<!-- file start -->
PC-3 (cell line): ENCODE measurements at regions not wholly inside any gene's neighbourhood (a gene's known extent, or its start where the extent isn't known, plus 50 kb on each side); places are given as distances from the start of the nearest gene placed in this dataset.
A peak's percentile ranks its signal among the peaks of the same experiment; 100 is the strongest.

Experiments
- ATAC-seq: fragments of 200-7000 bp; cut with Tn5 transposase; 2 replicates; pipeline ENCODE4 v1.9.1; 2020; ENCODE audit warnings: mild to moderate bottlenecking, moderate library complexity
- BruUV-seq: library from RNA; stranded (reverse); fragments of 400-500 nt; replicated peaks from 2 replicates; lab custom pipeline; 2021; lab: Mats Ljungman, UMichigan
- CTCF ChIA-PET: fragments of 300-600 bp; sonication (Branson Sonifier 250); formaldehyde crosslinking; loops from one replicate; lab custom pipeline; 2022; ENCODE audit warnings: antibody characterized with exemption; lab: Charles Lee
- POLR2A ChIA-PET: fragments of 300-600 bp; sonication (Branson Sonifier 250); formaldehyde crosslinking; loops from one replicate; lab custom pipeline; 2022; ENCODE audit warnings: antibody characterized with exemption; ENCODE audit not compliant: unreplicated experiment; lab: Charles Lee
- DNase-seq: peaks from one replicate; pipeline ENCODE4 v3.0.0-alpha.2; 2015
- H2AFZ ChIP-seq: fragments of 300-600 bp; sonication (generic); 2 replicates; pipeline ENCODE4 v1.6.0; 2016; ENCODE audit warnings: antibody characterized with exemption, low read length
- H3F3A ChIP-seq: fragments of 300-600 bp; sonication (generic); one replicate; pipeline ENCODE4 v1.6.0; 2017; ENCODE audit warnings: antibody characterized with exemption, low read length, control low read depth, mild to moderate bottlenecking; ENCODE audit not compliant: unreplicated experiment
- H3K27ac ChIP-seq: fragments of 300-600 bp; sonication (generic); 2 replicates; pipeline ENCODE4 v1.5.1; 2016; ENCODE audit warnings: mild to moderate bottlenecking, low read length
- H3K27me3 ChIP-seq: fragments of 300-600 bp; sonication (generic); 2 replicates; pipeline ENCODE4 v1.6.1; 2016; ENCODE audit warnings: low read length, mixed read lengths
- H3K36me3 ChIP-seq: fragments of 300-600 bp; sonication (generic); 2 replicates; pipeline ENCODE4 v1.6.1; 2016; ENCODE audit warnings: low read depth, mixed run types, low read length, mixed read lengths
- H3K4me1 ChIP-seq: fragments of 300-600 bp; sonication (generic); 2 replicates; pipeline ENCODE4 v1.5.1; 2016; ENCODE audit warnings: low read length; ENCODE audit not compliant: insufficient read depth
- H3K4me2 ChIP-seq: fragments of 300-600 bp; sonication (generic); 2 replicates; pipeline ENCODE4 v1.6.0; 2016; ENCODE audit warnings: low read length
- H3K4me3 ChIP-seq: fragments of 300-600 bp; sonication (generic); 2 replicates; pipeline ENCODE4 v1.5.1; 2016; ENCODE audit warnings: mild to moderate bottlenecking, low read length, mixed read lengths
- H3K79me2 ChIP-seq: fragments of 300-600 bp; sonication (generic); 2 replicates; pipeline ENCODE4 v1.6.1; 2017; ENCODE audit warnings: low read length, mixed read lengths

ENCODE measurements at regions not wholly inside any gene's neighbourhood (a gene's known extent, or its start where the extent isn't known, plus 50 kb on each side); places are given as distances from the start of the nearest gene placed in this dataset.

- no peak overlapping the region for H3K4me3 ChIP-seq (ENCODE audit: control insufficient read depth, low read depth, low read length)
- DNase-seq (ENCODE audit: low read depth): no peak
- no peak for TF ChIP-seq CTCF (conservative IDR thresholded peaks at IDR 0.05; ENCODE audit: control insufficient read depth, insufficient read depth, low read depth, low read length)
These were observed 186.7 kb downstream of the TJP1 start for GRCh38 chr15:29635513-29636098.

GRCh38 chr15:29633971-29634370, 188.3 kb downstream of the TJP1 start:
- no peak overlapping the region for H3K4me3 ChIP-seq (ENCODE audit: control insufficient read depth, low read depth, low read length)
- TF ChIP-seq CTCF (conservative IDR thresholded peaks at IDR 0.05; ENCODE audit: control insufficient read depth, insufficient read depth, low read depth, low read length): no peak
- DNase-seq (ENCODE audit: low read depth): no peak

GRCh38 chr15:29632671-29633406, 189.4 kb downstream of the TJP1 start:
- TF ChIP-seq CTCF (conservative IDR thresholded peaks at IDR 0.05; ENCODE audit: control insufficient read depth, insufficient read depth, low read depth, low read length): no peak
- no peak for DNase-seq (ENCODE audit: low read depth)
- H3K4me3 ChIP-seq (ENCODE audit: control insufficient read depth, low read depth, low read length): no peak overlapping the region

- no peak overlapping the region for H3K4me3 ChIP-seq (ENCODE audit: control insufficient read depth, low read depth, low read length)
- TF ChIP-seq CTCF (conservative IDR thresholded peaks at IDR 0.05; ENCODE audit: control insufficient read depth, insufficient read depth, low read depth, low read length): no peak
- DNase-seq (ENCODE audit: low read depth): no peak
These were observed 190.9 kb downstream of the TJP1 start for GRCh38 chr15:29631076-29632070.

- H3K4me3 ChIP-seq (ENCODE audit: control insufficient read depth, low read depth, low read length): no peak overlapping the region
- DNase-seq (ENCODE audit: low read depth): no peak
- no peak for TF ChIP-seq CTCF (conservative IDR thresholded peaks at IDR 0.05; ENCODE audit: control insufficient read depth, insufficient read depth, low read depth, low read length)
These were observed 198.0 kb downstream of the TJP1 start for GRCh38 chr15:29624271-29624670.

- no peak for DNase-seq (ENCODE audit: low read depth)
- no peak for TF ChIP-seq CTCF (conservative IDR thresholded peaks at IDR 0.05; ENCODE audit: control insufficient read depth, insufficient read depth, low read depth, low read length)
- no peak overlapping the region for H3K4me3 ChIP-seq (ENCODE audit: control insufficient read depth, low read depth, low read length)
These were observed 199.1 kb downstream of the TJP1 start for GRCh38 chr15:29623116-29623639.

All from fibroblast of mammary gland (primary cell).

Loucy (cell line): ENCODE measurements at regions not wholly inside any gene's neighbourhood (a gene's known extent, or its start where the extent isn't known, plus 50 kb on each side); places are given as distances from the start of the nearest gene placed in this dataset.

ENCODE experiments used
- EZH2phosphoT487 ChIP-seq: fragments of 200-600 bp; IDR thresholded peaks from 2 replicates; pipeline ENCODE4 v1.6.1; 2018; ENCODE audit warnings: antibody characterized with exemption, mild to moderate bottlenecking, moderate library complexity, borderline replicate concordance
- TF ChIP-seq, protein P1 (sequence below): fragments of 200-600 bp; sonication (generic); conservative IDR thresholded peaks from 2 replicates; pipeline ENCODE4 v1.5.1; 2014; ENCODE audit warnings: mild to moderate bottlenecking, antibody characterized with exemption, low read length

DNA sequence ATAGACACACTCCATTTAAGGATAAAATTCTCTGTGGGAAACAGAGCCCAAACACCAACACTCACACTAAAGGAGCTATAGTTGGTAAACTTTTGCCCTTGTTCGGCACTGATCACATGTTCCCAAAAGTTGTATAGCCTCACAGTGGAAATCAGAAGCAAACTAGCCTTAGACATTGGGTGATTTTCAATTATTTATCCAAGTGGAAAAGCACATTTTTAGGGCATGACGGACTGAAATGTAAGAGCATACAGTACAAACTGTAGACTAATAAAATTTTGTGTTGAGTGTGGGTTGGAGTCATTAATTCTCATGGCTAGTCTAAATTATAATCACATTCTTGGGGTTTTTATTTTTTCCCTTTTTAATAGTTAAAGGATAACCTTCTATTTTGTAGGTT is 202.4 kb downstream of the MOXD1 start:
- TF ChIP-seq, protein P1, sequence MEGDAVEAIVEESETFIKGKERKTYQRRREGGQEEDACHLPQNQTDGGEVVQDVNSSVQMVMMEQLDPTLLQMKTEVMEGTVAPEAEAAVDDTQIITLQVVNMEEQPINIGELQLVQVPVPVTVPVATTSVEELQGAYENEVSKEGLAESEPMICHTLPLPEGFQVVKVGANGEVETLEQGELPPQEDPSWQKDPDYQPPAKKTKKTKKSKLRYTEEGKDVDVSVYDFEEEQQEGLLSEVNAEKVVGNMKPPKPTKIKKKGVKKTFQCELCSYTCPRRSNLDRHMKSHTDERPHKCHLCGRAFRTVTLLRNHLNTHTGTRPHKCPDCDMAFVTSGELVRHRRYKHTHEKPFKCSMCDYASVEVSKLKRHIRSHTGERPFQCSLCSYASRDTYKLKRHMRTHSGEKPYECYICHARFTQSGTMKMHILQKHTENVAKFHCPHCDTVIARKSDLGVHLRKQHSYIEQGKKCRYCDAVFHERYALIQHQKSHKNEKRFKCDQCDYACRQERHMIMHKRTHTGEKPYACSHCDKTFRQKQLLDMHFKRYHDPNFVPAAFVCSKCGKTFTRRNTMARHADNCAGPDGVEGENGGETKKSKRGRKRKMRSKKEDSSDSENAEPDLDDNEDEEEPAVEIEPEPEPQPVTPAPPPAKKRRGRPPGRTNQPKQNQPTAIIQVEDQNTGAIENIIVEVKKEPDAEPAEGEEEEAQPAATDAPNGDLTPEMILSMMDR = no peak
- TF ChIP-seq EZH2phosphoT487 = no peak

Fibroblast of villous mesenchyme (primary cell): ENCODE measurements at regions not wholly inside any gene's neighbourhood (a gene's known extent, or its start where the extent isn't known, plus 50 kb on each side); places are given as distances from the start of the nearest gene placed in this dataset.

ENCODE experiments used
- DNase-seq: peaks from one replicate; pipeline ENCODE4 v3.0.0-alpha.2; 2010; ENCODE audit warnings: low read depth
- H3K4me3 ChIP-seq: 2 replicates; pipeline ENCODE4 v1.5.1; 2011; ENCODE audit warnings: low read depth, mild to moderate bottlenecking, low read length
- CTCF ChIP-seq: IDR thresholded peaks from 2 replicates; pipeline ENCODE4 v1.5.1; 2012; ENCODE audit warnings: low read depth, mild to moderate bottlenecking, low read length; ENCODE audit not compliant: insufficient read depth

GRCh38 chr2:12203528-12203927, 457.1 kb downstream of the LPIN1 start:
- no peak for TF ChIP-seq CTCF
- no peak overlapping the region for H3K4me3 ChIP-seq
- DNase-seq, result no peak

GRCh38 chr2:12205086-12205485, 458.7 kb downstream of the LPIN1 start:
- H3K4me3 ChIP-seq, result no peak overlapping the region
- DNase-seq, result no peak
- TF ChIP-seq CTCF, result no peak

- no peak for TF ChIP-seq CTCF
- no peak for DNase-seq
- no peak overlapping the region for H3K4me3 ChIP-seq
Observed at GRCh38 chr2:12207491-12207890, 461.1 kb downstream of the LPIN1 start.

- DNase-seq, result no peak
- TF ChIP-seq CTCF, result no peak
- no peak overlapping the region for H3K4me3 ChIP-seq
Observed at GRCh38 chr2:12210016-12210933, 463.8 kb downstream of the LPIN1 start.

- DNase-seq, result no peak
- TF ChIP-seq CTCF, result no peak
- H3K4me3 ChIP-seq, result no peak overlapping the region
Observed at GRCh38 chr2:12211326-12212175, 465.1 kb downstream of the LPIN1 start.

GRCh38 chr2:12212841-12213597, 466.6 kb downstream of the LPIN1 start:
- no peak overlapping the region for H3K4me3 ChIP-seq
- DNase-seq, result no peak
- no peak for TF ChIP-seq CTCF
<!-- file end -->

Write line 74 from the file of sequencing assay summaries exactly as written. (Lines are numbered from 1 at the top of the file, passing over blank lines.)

- H3K4me3 ChIP-seq, result no peak overlapping the region